Chicago nursing home fined $100k after patients overdosed on heroin
In February, a female visitor sold "white powder in a small zippered baggie" to several residents at Continental Nursing & Rehabilitation Center in Chicago. Five patients from the same floor, all in their 40s and 50s, were then rushed to the hospital with similar symptoms. As the Illinois Department of Public Health (DPH) investigated, it turned out the residents had all overdosed on heroin.
A 33-year-old patient said she received the powder from the visitor who was visiting a relative. The resident then snorted the powder, but told investigators: "I don't remember much after that until I woke up and saw the paramedics standing over me."
A second resident who overdosed said he paid the visitor $25 for the heroin and told her he could triple her money "in three days at the facility" if the drugs were “good,” the DPH report said.
The patients recovered, but two of them used heroin again hours after they returned to the facility, one of whom overdosed a second time, despite telling a social worker she "wants to get sober and not be an addict anymore." The other resident who used upon returning to Continental nodded off during his interview with a state inspector, who was told that the patient in question "got high again this morning."
Continental employees were supposed to have been closely monitored after their return.
The federal Centers for Medicare & Medicaid Services (CMS) have imposed a fine of $76,000 for alleged violations from the February incident, while DPH imposed an additional $25,000 fine for failing to properly monitor and treat residents with drug addictions. The company is fighting the state penalty, but has not said why, according to WGN.
A 56-year-old patient previously overdosed at Continental in September 2015, the Chicago Tribune reported. He was found on the floor by his bed with five packets of white powder lying next to him, according to a Chicago police report. Police were again called a month later when residents alerted staff to narcotics abuse at Continental; staff uncovered paraphernalia for cooking and shooting drugs during a room search that was then turned over to police.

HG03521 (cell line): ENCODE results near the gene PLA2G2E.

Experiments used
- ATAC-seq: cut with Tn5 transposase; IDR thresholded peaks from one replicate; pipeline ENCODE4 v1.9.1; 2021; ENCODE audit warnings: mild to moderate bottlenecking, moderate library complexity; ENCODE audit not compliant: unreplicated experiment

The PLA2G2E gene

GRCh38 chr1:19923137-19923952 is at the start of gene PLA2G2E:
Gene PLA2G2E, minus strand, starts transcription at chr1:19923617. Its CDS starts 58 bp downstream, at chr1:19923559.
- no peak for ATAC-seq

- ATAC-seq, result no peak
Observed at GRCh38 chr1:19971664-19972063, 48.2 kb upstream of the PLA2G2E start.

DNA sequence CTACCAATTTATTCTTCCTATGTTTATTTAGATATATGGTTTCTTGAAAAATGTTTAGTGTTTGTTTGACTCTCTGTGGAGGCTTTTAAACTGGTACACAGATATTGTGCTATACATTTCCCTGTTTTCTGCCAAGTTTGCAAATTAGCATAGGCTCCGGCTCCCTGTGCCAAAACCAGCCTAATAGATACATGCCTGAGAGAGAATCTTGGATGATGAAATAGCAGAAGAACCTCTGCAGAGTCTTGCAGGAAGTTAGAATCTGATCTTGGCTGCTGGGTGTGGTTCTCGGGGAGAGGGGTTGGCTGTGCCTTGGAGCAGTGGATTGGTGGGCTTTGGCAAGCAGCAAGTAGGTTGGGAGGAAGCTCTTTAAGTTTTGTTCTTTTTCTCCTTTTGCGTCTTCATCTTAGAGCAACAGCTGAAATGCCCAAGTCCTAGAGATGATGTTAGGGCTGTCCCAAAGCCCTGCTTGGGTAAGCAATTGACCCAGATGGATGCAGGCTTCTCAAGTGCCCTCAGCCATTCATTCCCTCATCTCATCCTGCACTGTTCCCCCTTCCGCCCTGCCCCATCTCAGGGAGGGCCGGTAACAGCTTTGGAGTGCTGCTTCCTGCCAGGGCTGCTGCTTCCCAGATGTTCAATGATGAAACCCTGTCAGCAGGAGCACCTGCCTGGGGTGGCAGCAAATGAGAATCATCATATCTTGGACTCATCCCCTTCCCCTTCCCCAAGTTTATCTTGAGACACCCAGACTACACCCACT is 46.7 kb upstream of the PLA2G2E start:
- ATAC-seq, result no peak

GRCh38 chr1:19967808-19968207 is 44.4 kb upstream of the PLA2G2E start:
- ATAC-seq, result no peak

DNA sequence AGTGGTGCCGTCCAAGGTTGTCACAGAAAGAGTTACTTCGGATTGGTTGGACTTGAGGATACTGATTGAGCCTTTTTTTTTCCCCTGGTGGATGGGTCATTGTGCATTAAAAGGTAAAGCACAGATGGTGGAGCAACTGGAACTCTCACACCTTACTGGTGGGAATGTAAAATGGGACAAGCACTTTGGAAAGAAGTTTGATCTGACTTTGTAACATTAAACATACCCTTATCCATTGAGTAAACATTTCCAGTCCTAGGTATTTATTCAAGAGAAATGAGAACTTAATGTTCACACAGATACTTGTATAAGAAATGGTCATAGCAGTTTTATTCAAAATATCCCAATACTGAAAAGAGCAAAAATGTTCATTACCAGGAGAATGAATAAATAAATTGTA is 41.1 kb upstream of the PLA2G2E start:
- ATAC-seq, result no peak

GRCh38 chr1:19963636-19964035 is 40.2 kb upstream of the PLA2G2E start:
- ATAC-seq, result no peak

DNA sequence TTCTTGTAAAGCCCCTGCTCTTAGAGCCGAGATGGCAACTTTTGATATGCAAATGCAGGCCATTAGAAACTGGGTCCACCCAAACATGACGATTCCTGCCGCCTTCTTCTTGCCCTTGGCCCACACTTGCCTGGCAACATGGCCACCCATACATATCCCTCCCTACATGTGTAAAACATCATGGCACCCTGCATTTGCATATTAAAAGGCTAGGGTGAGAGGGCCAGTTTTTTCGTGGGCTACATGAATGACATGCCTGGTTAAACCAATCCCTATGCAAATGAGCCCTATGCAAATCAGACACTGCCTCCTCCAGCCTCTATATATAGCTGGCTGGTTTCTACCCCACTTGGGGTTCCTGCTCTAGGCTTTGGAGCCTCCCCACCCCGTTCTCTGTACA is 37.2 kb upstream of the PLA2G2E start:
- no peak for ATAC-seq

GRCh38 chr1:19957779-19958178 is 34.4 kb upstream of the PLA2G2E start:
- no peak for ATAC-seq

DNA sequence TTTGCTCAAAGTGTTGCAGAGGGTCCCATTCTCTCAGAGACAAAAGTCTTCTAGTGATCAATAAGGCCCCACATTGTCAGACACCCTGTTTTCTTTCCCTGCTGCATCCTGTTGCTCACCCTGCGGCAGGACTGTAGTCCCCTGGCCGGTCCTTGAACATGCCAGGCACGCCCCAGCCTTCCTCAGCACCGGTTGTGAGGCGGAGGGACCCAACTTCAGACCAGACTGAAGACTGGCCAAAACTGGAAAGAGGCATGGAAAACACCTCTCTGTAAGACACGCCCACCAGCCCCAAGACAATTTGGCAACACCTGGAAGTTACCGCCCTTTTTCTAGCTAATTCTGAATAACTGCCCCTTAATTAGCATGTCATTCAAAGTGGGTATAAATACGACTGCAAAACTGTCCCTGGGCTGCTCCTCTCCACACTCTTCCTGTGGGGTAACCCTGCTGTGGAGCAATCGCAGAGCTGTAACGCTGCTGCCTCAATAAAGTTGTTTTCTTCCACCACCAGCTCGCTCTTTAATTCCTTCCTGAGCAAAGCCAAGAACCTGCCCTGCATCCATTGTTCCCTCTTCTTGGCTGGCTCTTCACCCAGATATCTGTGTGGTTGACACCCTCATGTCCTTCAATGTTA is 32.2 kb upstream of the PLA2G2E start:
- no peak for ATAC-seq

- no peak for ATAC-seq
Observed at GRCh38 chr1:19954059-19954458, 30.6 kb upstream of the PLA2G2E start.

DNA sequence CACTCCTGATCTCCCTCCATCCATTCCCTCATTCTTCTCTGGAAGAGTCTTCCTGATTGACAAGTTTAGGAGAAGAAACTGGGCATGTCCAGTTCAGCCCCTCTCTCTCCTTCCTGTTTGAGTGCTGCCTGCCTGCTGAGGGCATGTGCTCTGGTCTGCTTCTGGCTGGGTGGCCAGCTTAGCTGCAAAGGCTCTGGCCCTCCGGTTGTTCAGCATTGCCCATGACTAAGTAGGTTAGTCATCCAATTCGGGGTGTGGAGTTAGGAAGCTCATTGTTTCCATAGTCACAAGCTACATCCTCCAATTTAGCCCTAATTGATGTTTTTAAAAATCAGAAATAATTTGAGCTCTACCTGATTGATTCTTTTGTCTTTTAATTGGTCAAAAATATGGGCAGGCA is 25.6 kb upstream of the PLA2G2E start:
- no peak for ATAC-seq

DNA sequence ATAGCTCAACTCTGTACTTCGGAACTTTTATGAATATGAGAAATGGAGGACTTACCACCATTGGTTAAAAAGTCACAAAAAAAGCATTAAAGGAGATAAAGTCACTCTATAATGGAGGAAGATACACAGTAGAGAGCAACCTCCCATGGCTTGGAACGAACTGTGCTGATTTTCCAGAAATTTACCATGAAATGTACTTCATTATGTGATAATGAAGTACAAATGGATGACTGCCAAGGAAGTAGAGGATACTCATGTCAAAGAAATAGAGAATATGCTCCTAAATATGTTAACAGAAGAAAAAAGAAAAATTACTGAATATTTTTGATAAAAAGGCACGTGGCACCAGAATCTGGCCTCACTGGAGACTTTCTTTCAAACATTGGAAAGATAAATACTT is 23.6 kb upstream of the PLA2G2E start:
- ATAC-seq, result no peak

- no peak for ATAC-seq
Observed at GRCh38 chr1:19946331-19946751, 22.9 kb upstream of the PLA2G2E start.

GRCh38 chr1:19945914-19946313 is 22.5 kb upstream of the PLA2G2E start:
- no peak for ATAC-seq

Industry experts are surprised by the cluster of nursing home patients overdosing in Illinois.
"I have never heard of that. No question that's uncommon," Terry Sullivan, executive director of the Illinois Alliance for Living, a professional association of facilities that treat patients with mental illness and substance abuse problems, told the Chicago Tribune.
The facility, which houses both older residents and younger adults with mental illness, put forward a corrective plan in April without admitting any deficiencies, including no longer accepting patients “with active substance abuse,” the plan said.
Other issues outlined by both police and public health inspection records include unsanitary conditions and negligent care at Continental and some of the 13 other facilities owned by the same company in northern Illinois. Chicago police responded to Continental 60 times between 2011 and 2015 for reports of battery, the Chicago Tribune reported.
Another incident that required a police response happened in 2014, in which a 61-year-old patient tried to escape from the nursing home by rappelling from a fourth-floor window using six bed sheets tied together. He fell and broke both hips and suffered a collapsed lung. An inspector found that the man ‒ who had been admitted for treatment of bipolar disorder, depression and alcohol abuse ‒ was not properly supervised, and had a blood-alcohol level of more than four times the legal limit.
Co-owner Moishe Gubin was reportedly unaware of the overdoses or other problems at the facility, which “goes against what our mission has been," he told the Chicago Tribune. He and business partner Michael Blisko have limited involvement in day-to-day operations of the company.
"If you look at our company historically, we generally give good care," Gubin said. "It's not lack of resources or staff, or they cheaped out and didn't take care of people. You'll never hear about that with us."
Continental isn’t the only nursing home facility to deal with heroin overdoses in the last year, however. A 64-year-old woman was found dazed and bleeding from the nose after snorting the drug in a La Porte, Indiana facility in August. A man in southern Ohio was charged with involuntary manslaughter in November after police said he supplied his wife with a fatal dose of heroin in a nursing home.
Baby boomers taking heroin is a new trend, and many are turning to the drug due to an addiction to prescription painkillers. Heroin is often a cheap alternative to powerful opioids when an addict is unable to obtain more painkillers.
''Anybody in their 60s either just recently started using or they got out of prison and started using, because you're not going to make it to 60 if you've been using heroin since you were 30 or since you were 20," Sheila Miller, a clinical services technician, told the South Bend Tribune. "It's just not going to happen.''
They don’t realize that heroin today is much more potent than it was when it first gained popularity in the 1960s and 1970s, she added.